The subsidy from the state to local governments for checking every cow slaughtered was a desperate measure to get approval from ruling parties. Lawmakers from Hokkaido and other agricultural areas had called on the government never to ease regulations in consideration of the United States.

May 15, 2005
 

Mike

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I believe the USA media will pick up on the "double standard" the USDA has offered the Japs also.

Shipping 20 months and younger beef to Japan will come back to haunt us.
Write it down.
 

Sandhusker

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Mike said:
I believe the USA media will pick up on the "double standard" the USDA has offered the Japs also.

Shipping 20 months and younger beef to Japan will come back to haunt us.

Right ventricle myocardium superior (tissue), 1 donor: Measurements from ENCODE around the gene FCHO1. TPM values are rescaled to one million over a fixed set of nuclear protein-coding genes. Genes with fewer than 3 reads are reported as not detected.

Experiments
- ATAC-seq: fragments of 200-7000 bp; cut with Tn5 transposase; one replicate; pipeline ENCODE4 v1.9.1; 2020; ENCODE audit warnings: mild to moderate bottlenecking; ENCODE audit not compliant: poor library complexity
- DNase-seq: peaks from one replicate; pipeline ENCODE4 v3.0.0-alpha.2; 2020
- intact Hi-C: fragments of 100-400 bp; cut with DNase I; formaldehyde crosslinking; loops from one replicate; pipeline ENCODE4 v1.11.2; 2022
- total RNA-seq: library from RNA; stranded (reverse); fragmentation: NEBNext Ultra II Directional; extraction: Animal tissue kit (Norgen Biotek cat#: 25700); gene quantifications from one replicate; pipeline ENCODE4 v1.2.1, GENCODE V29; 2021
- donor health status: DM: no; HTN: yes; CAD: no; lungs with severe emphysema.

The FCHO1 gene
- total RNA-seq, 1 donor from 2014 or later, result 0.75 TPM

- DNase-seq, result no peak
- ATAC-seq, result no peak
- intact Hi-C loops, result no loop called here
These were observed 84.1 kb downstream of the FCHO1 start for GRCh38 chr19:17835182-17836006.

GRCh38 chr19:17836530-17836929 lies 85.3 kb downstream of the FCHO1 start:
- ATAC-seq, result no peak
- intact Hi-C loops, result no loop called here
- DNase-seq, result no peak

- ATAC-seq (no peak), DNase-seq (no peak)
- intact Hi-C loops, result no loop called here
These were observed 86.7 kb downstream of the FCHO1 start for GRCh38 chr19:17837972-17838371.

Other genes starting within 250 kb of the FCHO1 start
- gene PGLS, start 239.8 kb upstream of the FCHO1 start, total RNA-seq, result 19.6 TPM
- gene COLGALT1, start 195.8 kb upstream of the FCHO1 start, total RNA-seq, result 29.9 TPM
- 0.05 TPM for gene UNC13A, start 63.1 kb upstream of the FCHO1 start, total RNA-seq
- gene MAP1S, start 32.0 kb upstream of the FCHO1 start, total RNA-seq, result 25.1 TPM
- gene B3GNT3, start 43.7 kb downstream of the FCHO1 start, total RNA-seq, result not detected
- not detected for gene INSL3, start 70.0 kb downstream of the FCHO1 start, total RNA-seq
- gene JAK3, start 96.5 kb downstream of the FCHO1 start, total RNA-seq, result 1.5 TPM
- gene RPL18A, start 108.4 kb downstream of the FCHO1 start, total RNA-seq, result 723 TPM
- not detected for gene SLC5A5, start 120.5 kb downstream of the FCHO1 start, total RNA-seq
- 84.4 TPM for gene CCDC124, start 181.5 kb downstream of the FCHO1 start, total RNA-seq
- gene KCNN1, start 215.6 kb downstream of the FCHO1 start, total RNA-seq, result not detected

Write it down.

When SH was trying to make excuses for the USDA banning Creekstone, he said that if the US consumers found out that we were providing something to the Japanese and not them, we would have trouble. He was pretty vocal when that "something" was Creekstone's idea, but strangely :wink: silent when that "something" was the USDA's idea. :lol: :lol:
 

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Oldtimer said:
japantoday > commentary

Double standards on beef confusing


Kyodo News

Double standards in checking beef for brain-crippling bovine spongiform encephalopathy (BSE) or mad cow disease may confuse Japanese consumers.

The Japanese government decided this month to exempt cattle 20 months or younger slaughtered in the United States from BSE screening, while local governments intend to continue checking all slaughtered cattle.